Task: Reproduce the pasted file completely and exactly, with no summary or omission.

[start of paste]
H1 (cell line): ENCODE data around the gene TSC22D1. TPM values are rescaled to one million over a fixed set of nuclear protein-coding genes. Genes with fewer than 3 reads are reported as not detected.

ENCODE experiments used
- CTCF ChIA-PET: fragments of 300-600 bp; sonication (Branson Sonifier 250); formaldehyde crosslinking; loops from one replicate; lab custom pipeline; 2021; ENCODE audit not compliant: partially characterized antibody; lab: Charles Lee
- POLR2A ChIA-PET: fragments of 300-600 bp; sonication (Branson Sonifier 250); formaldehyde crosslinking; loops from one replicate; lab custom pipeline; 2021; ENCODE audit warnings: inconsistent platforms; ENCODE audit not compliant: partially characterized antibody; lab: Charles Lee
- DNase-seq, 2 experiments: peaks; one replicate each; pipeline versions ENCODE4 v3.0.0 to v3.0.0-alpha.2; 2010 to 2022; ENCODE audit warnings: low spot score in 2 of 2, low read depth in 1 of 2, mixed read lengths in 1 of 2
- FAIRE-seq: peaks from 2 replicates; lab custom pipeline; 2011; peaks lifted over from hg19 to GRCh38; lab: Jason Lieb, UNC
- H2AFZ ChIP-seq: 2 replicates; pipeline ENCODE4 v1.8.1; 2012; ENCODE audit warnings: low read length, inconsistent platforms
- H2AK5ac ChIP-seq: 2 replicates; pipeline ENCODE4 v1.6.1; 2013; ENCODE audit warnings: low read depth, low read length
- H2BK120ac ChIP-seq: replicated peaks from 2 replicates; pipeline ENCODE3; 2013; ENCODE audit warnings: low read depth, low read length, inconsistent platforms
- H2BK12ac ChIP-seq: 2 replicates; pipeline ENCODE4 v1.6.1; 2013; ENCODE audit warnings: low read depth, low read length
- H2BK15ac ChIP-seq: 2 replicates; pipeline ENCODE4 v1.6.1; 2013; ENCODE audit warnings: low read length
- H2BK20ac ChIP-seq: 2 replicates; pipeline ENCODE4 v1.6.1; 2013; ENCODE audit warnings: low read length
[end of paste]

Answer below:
H1 (cell line): ENCODE data around the gene TSC22D1. TPM values are rescaled to one million over a fixed set of nuclear protein-coding genes. Genes with fewer than 3 reads are reported as not detected.

ENCODE experiments used
- CTCF ChIA-PET: fragments of 300-600 bp; sonication (Branson Sonifier 250); formaldehyde crosslinking; loops from one replicate; lab custom pipeline; 2021; ENCODE audit not compliant: partially characterized antibody; lab: Charles Lee
- POLR2A ChIA-PET: fragments of 300-600 bp; sonication (Branson Sonifier 250); formaldehyde crosslinking; loops from one replicate; lab custom pipeline; 2021; ENCODE audit warnings: inconsistent platforms; ENCODE audit not compliant: partially characterized antibody; lab: Charles Lee
- DNase-seq, 2 experiments: peaks; one replicate each; pipeline versions ENCODE4 v3.0.0 to v3.0.0-alpha.2; 2010 to 2022; ENCODE audit warnings: low spot score in 2 of 2, low read depth in 1 of 2, mixed read lengths in 1 of 2
- FAIRE-seq: peaks from 2 replicates; lab custom pipeline; 2011; peaks lifted over from hg19 to GRCh38; lab: Jason Lieb, UNC
- H2AFZ ChIP-seq: 2 replicates; pipeline ENCODE4 v1.8.1; 2012; ENCODE audit warnings: low read length, inconsistent platforms
- H2AK5ac ChIP-seq: 2 replicates; pipeline ENCODE4 v1.6.1; 2013; ENCODE audit warnings: low read depth, low read length
- H2BK120ac ChIP-seq: replicated peaks from 2 replicates; pipeline ENCODE3; 2013; ENCODE audit warnings: low read depth, low read length, inconsistent platforms
- H2BK12ac ChIP-seq: 2 replicates; pipeline ENCODE4 v1.6.1; 2013; ENCODE audit warnings: low read depth, low read length
- H2BK15ac ChIP-seq: 2 replicates; pipeline ENCODE4 v1.6.1; 2013; ENCODE audit warnings: low read length
- H2BK20ac ChIP-seq: 2 replicates; pipeline ENCODE4 v1.6.1; 2013; ENCODE audit warnings: low read length